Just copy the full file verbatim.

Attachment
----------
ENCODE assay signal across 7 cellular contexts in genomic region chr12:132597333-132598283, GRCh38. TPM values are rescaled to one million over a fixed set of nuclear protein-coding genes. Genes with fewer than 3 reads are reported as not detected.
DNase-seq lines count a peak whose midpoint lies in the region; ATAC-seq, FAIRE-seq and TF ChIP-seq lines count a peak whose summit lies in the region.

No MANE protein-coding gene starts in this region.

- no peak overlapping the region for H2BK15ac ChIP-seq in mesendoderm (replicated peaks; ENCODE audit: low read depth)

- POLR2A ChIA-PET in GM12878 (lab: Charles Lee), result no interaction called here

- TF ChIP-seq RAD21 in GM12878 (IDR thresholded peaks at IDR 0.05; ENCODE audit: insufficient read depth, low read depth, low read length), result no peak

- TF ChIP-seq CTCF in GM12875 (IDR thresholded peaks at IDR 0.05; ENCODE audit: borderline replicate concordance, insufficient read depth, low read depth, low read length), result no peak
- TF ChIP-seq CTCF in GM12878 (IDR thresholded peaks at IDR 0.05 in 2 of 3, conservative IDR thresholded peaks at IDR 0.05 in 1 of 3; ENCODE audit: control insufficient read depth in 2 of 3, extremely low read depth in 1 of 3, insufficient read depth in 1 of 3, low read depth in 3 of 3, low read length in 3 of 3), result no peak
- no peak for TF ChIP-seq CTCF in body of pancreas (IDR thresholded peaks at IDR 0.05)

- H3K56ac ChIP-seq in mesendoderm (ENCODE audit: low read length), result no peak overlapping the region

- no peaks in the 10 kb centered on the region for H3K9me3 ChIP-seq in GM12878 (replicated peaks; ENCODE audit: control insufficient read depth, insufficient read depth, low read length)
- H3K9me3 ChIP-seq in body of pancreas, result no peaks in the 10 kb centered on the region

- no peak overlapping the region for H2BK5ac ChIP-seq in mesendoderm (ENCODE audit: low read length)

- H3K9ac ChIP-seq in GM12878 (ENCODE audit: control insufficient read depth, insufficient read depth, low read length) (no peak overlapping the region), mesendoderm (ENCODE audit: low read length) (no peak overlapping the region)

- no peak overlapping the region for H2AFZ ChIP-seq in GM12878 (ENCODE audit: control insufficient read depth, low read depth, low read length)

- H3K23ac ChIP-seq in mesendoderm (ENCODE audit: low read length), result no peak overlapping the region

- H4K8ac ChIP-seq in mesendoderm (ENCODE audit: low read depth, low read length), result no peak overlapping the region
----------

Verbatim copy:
ENCODE assay signal across 7 cellular contexts in genomic region chr12:132597333-132598283, GRCh38. TPM values are rescaled to one million over a fixed set of nuclear protein-coding genes. Genes with fewer than 3 reads are reported as not detected.
DNase-seq lines count a peak whose midpoint lies in the region; ATAC-seq, FAIRE-seq and TF ChIP-seq lines count a peak whose summit lies in the region.

No MANE protein-coding gene starts in this region.

- no peak overlapping the region for H2BK15ac ChIP-seq in mesendoderm (replicated peaks; ENCODE audit: low read depth)

- POLR2A ChIA-PET in GM12878 (lab: Charles Lee), result no interaction called here

- TF ChIP-seq RAD21 in GM12878 (IDR thresholded peaks at IDR 0.05; ENCODE audit: insufficient read depth, low read depth, low read length), result no peak

- TF ChIP-seq CTCF in GM12875 (IDR thresholded peaks at IDR 0.05; ENCODE audit: borderline replicate concordance, insufficient read depth, low read depth, low read length), result no peak
- TF ChIP-seq CTCF in GM12878 (IDR thresholded peaks at IDR 0.05 in 2 of 3, conservative IDR thresholded peaks at IDR 0.05 in 1 of 3; ENCODE audit: control insufficient read depth in 2 of 3, extremely low read depth in 1 of 3, insufficient read depth in 1 of 3, low read depth in 3 of 3, low read length in 3 of 3), result no peak
- no peak for TF ChIP-seq CTCF in body of pancreas (IDR thresholded peaks at IDR 0.05)

- H3K56ac ChIP-seq in mesendoderm (ENCODE audit: low read length), result no peak overlapping the region

- no peaks in the 10 kb centered on the region for H3K9me3 ChIP-seq in GM12878 (replicated peaks; ENCODE audit: control insufficient read depth, insufficient read depth, low read length)
- H3K9me3 ChIP-seq in body of pancreas, result no peaks in the 10 kb centered on the region

- no peak overlapping the region for H2BK5ac ChIP-seq in mesendoderm (ENCODE audit: low read length)

- H3K9ac ChIP-seq in GM12878 (ENCODE audit: control insufficient read depth, insufficient read depth, low read length) (no peak overlapping the region), mesendoderm (ENCODE audit: low read length) (no peak overlapping the region)

- no peak overlapping the region for H2AFZ ChIP-seq in GM12878 (ENCODE audit: control insufficient read depth, low read depth, low read length)

- H3K23ac ChIP-seq in mesendoderm (ENCODE audit: low read length), result no peak overlapping the region

- H4K8ac ChIP-seq in mesendoderm (ENCODE audit: low read depth, low read length), result no peak overlapping the region